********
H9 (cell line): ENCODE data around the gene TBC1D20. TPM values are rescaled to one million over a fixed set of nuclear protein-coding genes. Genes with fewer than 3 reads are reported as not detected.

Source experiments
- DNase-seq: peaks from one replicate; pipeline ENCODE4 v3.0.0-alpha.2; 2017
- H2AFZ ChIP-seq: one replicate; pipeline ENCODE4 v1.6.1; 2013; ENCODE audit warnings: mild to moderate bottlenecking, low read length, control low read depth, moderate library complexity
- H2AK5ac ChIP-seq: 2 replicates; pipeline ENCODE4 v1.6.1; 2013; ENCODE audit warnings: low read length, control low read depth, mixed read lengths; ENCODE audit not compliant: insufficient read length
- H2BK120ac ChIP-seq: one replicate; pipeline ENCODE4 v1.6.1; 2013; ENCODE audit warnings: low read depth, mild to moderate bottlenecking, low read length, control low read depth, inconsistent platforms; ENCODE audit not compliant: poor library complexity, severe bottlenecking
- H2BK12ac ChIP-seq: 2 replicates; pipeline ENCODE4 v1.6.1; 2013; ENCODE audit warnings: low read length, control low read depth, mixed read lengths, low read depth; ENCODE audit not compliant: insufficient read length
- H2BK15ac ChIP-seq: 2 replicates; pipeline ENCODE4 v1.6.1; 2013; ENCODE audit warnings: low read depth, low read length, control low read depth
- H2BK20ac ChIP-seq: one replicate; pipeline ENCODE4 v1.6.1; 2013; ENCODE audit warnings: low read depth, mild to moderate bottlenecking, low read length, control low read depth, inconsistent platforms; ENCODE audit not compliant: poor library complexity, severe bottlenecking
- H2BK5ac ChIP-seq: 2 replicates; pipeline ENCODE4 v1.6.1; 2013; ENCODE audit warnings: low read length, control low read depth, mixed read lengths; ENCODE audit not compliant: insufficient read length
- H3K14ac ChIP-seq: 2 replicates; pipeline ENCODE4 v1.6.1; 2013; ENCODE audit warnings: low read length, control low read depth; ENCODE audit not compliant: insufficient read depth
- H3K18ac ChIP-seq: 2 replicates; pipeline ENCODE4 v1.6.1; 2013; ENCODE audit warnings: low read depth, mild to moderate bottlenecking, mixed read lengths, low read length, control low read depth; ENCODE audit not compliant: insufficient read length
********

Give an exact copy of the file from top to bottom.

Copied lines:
H9 (cell line): ENCODE data around the gene TBC1D20. TPM values are rescaled to one million over a fixed set of nuclear protein-coding genes. Genes with fewer than 3 reads are reported as not detected.

Source experiments
- DNase-seq: peaks from one replicate; pipeline ENCODE4 v3.0.0-alpha.2; 2017
- H2AFZ ChIP-seq: one replicate; pipeline ENCODE4 v1.6.1; 2013; ENCODE audit warnings: mild to moderate bottlenecking, low read length, control low read depth, moderate library complexity
- H2AK5ac ChIP-seq: 2 replicates; pipeline ENCODE4 v1.6.1; 2013; ENCODE audit warnings: low read length, control low read depth, mixed read lengths; ENCODE audit not compliant: insufficient read length
- H2BK120ac ChIP-seq: one replicate; pipeline ENCODE4 v1.6.1; 2013; ENCODE audit warnings: low read depth, mild to moderate bottlenecking, low read length, control low read depth, inconsistent platforms; ENCODE audit not compliant: poor library complexity, severe bottlenecking
- H2BK12ac ChIP-seq: 2 replicates; pipeline ENCODE4 v1.6.1; 2013; ENCODE audit warnings: low read length, control low read depth, mixed read lengths, low read depth; ENCODE audit not compliant: insufficient read length
- H2BK15ac ChIP-seq: 2 replicates; pipeline ENCODE4 v1.6.1; 2013; ENCODE audit warnings: low read depth, low read length, control low read depth
- H2BK20ac ChIP-seq: one replicate; pipeline ENCODE4 v1.6.1; 2013; ENCODE audit warnings: low read depth, mild to moderate bottlenecking, low read length, control low read depth, inconsistent platforms; ENCODE audit not compliant: poor library complexity, severe bottlenecking
- H2BK5ac ChIP-seq: 2 replicates; pipeline ENCODE4 v1.6.1; 2013; ENCODE audit warnings: low read length, control low read depth, mixed read lengths; ENCODE audit not compliant: insufficient read length
- H3K14ac ChIP-seq: 2 replicates; pipeline ENCODE4 v1.6.1; 2013; ENCODE audit warnings: low read length, control low read depth; ENCODE audit not compliant: insufficient read depth
- H3K18ac ChIP-seq: 2 replicates; pipeline ENCODE4 v1.6.1; 2013; ENCODE audit warnings: low read depth, mild to moderate bottlenecking, mixed read lengths, low read length, control low read depth; ENCODE audit not compliant: insufficient read length